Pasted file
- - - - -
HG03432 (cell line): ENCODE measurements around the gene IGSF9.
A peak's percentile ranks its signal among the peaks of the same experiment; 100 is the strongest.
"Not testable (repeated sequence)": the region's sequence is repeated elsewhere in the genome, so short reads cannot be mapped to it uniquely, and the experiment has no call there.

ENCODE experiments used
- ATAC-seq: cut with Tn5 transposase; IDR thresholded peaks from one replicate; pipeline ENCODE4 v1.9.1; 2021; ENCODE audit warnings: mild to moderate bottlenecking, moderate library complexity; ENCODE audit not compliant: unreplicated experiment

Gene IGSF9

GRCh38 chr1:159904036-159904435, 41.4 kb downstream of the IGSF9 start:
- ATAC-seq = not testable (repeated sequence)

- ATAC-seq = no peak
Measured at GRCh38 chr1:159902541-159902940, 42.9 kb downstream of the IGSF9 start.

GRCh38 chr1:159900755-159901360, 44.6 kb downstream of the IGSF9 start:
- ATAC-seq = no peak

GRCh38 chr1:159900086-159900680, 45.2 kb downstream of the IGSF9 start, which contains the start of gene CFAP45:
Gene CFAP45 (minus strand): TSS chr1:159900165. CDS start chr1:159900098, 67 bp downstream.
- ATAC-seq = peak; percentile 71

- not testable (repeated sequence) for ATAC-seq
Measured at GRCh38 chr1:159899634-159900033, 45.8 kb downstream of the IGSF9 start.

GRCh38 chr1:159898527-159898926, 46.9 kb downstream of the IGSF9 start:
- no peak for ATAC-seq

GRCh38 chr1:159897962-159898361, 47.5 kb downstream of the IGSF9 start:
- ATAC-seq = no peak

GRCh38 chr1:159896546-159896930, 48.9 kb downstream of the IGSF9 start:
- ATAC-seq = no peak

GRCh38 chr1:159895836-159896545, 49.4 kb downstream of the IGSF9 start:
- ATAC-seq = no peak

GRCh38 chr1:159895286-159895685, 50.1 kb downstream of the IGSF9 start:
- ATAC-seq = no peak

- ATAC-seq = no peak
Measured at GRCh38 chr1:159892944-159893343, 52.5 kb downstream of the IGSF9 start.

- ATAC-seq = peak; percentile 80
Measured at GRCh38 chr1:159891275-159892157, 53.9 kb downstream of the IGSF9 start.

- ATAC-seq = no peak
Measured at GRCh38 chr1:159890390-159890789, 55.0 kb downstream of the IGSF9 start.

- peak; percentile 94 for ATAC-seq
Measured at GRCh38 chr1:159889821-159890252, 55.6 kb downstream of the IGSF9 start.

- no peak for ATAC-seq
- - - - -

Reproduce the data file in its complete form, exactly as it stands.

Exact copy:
HG03432 (cell line): ENCODE measurements around the gene IGSF9.
A peak's percentile ranks its signal among the peaks of the same experiment; 100 is the strongest.
"Not testable (repeated sequence)": the region's sequence is repeated elsewhere in the genome, so short reads cannot be mapped to it uniquely, and the experiment has no call there.

ENCODE experiments used
- ATAC-seq: cut with Tn5 transposase; IDR thresholded peaks from one replicate; pipeline ENCODE4 v1.9.1; 2021; ENCODE audit warnings: mild to moderate bottlenecking, moderate library complexity; ENCODE audit not compliant: unreplicated experiment

Gene IGSF9

GRCh38 chr1:159904036-159904435, 41.4 kb downstream of the IGSF9 start:
- ATAC-seq = not testable (repeated sequence)

- ATAC-seq = no peak
Measured at GRCh38 chr1:159902541-159902940, 42.9 kb downstream of the IGSF9 start.

GRCh38 chr1:159900755-159901360, 44.6 kb downstream of the IGSF9 start:
- ATAC-seq = no peak

GRCh38 chr1:159900086-159900680, 45.2 kb downstream of the IGSF9 start, which contains the start of gene CFAP45:
Gene CFAP45 (minus strand): TSS chr1:159900165. CDS start chr1:159900098, 67 bp downstream.
- ATAC-seq = peak; percentile 71

- not testable (repeated sequence) for ATAC-seq
Measured at GRCh38 chr1:159899634-159900033, 45.8 kb downstream of the IGSF9 start.

GRCh38 chr1:159898527-159898926, 46.9 kb downstream of the IGSF9 start:
- no peak for ATAC-seq

GRCh38 chr1:159897962-159898361, 47.5 kb downstream of the IGSF9 start:
- ATAC-seq = no peak

GRCh38 chr1:159896546-159896930, 48.9 kb downstream of the IGSF9 start:
- ATAC-seq = no peak

GRCh38 chr1:159895836-159896545, 49.4 kb downstream of the IGSF9 start:
- ATAC-seq = no peak

GRCh38 chr1:159895286-159895685, 50.1 kb downstream of the IGSF9 start:
- ATAC-seq = no peak

- ATAC-seq = no peak
Measured at GRCh38 chr1:159892944-159893343, 52.5 kb downstream of the IGSF9 start.

- ATAC-seq = peak; percentile 80
Measured at GRCh38 chr1:159891275-159892157, 53.9 kb downstream of the IGSF9 start.

- ATAC-seq = no peak
Measured at GRCh38 chr1:159890390-159890789, 55.0 kb downstream of the IGSF9 start.

- peak; percentile 94 for ATAC-seq
Measured at GRCh38 chr1:159889821-159890252, 55.6 kb downstream of the IGSF9 start.

- no peak for ATAC-seq